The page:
Race—What’s in a Word?

By Michael Durrie and Arushi Gupta, The Digital Economist

March 30, 2022

Initial reports on Russia’s invasion of Ukraine and the resulting flood of refugees in Europe included some worrying references to skin color. Comments like those in a BBC broadcast that mentioned “European people with blue eyes and blond hair” offer shocking evidence of the fact that people of different colors are not treated equally in Europe, or anywhere. And this is just one case, as the Washington Post reports. The Black Lives Matter movement has drawn greater attention than ever to the unfair treatment of people of color. A viral video of George Floyd’s murder made police brutality directed at Black people painfully clear to the world. Yet the problem of discrimination has a long and ugly history. Here, we examine the issue, its human and economic costs and what policy changes can support fair opportunity and treatment of people of all colors.

In this 3-part series, we unpack some of the main elements shaping inequality and inequity. We examine the pseudoscience behind racist thinking, as well as legal aspects and the injustices people of different colors and ethnicities face. In addition, we seek to cast some light on the overall economic burden of inequality and offer a glimpse of some measures that show promising results in creating an equitable world.

Let’s begin with a simple fact: there are no different “races” in the human species. The term “race” in its various incarnations in European languages (race, razza, Rasse, etc.) was not used in reference to human beings until the Spanish Inquisition, which began in the late 15th century. It referred to non-Christians, predominantly Jews, as discrete and inferior subspecies. From this time onward, “race” has been used to single out and persecute different groups of people based on their appearance.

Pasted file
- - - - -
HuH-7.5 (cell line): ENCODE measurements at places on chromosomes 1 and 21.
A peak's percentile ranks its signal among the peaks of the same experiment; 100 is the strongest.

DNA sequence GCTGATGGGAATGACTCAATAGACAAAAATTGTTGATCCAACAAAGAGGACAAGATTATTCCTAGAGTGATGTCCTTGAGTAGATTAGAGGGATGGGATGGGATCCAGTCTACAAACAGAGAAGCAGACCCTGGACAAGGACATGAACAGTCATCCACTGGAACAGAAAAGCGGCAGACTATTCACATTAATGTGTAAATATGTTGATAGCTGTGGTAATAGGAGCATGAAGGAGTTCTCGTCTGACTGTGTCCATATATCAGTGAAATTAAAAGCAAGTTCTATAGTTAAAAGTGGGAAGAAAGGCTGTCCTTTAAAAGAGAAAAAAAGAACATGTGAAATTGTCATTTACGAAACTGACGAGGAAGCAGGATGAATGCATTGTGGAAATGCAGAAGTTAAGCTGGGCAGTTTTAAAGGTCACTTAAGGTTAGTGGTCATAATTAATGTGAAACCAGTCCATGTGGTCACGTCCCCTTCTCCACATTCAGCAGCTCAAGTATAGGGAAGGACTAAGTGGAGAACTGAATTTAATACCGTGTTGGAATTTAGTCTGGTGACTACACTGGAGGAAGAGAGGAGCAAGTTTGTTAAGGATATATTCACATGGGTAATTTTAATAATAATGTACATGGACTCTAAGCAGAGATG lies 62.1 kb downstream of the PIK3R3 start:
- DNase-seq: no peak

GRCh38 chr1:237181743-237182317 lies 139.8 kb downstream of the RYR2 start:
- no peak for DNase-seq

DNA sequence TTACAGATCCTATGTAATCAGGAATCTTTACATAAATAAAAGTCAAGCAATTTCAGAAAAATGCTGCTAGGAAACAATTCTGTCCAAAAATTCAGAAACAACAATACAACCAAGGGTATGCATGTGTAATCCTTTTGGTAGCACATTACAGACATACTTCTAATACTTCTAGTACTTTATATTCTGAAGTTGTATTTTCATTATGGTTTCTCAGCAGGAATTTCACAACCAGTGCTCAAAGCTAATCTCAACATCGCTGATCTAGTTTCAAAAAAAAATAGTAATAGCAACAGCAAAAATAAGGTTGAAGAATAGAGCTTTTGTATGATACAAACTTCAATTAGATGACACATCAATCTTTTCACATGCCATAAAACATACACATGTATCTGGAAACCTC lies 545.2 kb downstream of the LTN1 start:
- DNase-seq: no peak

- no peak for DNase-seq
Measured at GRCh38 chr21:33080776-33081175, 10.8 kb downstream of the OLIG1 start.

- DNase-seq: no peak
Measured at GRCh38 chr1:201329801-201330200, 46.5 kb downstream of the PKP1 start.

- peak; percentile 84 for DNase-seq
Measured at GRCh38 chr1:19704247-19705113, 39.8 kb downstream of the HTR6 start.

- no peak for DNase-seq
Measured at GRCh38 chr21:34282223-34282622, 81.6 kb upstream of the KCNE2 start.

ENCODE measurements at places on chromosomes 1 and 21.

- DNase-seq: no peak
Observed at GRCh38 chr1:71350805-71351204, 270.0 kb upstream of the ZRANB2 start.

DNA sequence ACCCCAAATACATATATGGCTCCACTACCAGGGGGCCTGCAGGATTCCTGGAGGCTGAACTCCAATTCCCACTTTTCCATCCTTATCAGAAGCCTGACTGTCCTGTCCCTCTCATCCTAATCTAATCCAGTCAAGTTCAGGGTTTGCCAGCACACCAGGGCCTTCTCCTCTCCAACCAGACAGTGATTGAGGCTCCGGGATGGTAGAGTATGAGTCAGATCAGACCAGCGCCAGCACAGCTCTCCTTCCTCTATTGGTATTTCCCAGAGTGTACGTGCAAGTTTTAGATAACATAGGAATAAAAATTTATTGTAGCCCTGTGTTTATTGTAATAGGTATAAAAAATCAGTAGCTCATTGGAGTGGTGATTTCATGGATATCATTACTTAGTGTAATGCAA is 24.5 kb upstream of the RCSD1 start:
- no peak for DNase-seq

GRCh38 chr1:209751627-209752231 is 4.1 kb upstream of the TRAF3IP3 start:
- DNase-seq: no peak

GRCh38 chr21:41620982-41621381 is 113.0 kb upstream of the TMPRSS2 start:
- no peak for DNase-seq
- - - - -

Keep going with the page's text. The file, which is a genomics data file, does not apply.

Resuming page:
Biological anthropologist Robert Wald Sussman in his book The Myth of Race (2014) delves into the history of race as a social construct, from biblical rationales to contemporary pseudoscientific studies. Sussman deconstructs the history of racism by tracing the evolution of the racial idea, demonstrating how 16th-century beliefs of racial degeneration became a critical component in justifying Western colonialism and enslavement of other peoples. These views combined with Darwinism in the 19th century to form the immensely prominent eugenics movement, which was closely linked to practices in animal husbandry.

Eugenicists constructed hierarchies that categorized certain races, particularly fair-skinned “Aryans,” as superior to others. These ideologues advocated intelligence testing, selective breeding and sterilization of humans—thinking that directly contributed to the Nazi concept of a “master race.” The Nazis believed that Aryans were fully justified in their brutal policies of subjugation and mass murder. In fact, Adolf Hitler referred to The Passing of the Great Race (Grant 1916), an influential work on eugenics that became central to the development of the highly racist American School of Anthropology, as his “bible.” 

To sum up: the concept of human “races” is not only biological and anthropological nonsense, but also—as history and recent events demonstrate—extremely dangerous. The words we use shape our thinking. For this reason, the authors advocate avoidance of the term “race” whenever possible.

The legal perspective